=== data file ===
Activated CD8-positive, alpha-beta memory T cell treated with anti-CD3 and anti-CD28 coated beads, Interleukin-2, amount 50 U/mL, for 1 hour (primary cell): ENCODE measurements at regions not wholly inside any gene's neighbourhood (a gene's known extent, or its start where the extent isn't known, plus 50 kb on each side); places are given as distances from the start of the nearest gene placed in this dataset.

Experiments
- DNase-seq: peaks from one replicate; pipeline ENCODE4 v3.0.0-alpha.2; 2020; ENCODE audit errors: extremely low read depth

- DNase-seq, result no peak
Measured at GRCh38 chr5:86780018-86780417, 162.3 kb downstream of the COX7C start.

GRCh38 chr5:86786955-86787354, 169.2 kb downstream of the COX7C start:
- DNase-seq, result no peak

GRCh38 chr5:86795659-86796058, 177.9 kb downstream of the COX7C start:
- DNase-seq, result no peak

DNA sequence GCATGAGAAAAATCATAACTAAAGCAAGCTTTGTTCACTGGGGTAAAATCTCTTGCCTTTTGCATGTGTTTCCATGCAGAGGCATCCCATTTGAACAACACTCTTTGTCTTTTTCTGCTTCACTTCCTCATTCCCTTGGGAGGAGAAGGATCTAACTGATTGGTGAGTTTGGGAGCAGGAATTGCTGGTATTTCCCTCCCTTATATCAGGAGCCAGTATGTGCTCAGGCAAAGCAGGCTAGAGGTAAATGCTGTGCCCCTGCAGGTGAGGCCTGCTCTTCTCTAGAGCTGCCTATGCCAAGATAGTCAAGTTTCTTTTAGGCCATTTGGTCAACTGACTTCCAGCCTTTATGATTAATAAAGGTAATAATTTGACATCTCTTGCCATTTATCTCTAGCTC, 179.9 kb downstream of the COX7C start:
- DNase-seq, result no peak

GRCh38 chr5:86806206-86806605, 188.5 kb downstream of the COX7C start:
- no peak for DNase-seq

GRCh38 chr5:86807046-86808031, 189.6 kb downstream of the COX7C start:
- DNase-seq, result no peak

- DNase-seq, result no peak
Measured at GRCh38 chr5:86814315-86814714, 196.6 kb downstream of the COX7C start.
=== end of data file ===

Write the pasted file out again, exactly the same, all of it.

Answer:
Activated CD8-positive, alpha-beta memory T cell treated with anti-CD3 and anti-CD28 coated beads, Interleukin-2, amount 50 U/mL, for 1 hour (primary cell): ENCODE measurements at regions not wholly inside any gene's neighbourhood (a gene's known extent, or its start where the extent isn't known, plus 50 kb on each side); places are given as distances from the start of the nearest gene placed in this dataset.

Experiments
- DNase-seq: peaks from one replicate; pipeline ENCODE4 v3.0.0-alpha.2; 2020; ENCODE audit errors: extremely low read depth

- DNase-seq, result no peak
Measured at GRCh38 chr5:86780018-86780417, 162.3 kb downstream of the COX7C start.

GRCh38 chr5:86786955-86787354, 169.2 kb downstream of the COX7C start:
- DNase-seq, result no peak

GRCh38 chr5:86795659-86796058, 177.9 kb downstream of the COX7C start:
- DNase-seq, result no peak

DNA sequence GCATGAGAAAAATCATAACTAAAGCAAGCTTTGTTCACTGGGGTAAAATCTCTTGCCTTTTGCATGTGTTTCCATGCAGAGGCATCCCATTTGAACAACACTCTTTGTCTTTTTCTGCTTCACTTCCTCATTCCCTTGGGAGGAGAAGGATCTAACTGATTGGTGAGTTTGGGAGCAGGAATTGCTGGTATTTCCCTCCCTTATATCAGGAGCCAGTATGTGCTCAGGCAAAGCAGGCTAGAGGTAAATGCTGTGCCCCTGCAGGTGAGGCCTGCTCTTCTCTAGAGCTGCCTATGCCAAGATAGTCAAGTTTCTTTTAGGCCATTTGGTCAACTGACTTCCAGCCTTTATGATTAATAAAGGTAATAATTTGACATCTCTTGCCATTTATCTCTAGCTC, 179.9 kb downstream of the COX7C start:
- DNase-seq, result no peak

GRCh38 chr5:86806206-86806605, 188.5 kb downstream of the COX7C start:
- no peak for DNase-seq

GRCh38 chr5:86807046-86808031, 189.6 kb downstream of the COX7C start:
- DNase-seq, result no peak

- DNase-seq, result no peak
Measured at GRCh38 chr5:86814315-86814714, 196.6 kb downstream of the COX7C start.